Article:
Apple has long billed itself as an environmentally friendly company. In fact, essentially the entire line of Apple products has been EPEAT (Electronic Product Environmental Assessment Tool) certified. Not that this was a big accomplishment, as millions of electronics products are on this registry. It makes sense, since many schools, corporations and government agencies will only purchase products that are on the registry, either by matter of law, conscience or charter. One of the reasons is because EPEAT encourages products to be recyclable, such as being easily openable with standard tools and with the ability to disassemble the components easily.
Well, Apple's products are certainly not that. If you have ever had the guts to try and change the battery in an iPhone, you know that there is no real way to do it without ruining the housing. This coming from someone who has replaced communications boards between phones without concern, so you know it is a pretty serious effort, unless you have Apple's special tools. Unfortunately, Apple's special tools are not "standard tools" and therefore, the products do not meet the EPEAT requirements for registry. Because of this, Apple has notified EPEAT to remove all of their products, almost 40 in total, from the registry.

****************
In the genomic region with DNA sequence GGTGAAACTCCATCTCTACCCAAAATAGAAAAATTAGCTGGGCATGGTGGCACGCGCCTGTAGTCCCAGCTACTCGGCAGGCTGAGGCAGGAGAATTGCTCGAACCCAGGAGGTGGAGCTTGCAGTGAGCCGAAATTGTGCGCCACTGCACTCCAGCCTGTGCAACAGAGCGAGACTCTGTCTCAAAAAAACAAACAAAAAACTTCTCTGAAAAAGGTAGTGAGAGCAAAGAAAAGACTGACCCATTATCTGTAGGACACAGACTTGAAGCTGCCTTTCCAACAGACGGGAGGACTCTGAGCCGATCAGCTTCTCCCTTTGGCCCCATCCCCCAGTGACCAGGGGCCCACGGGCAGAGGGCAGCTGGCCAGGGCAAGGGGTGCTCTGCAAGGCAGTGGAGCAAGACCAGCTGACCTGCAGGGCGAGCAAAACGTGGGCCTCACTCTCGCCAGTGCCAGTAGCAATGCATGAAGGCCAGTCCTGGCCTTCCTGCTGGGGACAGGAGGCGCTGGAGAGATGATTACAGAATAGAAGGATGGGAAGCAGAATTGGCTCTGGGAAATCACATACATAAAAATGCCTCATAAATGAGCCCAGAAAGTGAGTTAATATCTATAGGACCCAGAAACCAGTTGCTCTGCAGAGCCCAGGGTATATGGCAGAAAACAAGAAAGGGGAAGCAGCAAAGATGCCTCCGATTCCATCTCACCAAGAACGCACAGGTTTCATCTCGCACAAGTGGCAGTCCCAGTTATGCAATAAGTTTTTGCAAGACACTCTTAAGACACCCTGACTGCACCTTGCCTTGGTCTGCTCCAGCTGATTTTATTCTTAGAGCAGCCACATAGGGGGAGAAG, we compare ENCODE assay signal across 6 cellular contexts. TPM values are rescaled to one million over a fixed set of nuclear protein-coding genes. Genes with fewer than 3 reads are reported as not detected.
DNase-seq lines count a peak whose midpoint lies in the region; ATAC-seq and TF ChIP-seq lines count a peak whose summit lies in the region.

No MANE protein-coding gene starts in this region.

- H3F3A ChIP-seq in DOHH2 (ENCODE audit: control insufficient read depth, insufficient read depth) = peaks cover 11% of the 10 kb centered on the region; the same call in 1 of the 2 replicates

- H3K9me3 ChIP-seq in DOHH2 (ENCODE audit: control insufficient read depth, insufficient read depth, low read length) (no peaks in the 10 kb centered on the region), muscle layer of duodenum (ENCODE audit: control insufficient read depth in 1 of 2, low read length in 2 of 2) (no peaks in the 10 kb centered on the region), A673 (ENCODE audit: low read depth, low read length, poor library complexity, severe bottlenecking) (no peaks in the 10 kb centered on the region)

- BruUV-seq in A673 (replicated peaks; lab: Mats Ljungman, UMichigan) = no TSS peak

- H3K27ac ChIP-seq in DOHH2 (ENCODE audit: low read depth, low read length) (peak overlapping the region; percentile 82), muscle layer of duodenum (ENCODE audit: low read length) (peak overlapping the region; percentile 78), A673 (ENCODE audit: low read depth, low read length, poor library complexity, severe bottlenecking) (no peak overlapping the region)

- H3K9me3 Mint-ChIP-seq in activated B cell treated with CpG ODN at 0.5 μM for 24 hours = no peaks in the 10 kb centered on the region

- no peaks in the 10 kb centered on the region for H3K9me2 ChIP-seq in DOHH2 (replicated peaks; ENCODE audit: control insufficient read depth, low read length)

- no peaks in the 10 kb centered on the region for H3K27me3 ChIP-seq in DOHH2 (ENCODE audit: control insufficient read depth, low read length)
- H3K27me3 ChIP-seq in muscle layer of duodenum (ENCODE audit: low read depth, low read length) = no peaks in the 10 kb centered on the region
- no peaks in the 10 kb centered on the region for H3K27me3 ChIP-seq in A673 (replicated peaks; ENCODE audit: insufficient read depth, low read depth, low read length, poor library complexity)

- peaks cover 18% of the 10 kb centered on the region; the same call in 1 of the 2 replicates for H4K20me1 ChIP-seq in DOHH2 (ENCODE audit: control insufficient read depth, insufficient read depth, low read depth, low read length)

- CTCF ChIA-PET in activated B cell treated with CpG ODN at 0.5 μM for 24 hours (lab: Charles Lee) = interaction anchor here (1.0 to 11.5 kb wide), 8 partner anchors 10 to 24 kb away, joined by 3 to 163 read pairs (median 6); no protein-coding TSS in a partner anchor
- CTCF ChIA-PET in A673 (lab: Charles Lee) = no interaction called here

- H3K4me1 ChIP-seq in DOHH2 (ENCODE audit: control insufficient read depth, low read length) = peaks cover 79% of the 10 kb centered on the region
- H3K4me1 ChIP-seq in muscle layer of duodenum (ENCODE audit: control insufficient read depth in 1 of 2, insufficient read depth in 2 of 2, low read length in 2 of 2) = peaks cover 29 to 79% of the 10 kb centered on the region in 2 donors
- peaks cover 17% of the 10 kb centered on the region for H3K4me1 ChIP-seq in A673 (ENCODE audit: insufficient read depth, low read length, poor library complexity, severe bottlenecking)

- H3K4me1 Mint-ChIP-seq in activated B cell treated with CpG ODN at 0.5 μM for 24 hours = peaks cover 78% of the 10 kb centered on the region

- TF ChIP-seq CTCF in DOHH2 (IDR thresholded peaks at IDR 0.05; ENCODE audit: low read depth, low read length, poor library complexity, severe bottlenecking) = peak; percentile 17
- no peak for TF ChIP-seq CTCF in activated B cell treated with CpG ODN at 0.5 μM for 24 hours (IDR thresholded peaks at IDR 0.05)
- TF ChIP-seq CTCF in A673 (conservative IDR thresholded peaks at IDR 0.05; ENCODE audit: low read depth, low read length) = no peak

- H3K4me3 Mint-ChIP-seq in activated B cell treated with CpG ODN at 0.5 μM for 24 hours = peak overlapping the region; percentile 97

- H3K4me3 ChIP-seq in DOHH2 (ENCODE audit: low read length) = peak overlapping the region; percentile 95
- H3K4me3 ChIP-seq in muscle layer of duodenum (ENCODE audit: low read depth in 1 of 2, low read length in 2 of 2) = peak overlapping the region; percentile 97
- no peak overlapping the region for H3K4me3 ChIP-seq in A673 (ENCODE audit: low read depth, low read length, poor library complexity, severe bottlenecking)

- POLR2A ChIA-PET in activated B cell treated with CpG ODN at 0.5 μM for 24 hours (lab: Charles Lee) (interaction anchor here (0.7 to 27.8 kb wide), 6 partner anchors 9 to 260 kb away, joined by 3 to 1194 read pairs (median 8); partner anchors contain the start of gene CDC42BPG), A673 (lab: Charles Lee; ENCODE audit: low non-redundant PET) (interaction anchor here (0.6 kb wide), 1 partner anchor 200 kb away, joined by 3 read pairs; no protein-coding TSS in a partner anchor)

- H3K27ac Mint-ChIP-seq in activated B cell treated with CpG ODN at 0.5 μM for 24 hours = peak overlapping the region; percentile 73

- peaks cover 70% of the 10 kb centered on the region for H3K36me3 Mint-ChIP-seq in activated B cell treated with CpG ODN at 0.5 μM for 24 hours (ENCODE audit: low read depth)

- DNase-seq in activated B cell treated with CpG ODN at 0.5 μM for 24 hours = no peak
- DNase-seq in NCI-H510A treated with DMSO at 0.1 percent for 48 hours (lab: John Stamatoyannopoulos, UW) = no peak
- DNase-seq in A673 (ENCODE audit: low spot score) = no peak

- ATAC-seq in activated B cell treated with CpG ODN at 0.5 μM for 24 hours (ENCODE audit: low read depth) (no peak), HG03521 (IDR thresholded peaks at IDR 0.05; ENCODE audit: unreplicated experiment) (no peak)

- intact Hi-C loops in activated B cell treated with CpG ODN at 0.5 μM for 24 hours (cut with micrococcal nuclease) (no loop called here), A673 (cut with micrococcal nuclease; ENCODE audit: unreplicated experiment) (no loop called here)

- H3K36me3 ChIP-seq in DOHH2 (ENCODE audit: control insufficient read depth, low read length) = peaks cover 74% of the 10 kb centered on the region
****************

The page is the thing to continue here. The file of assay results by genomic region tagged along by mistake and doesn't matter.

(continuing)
How will this affect Apple and what do the two organization have to say about the move? Hit the break for more.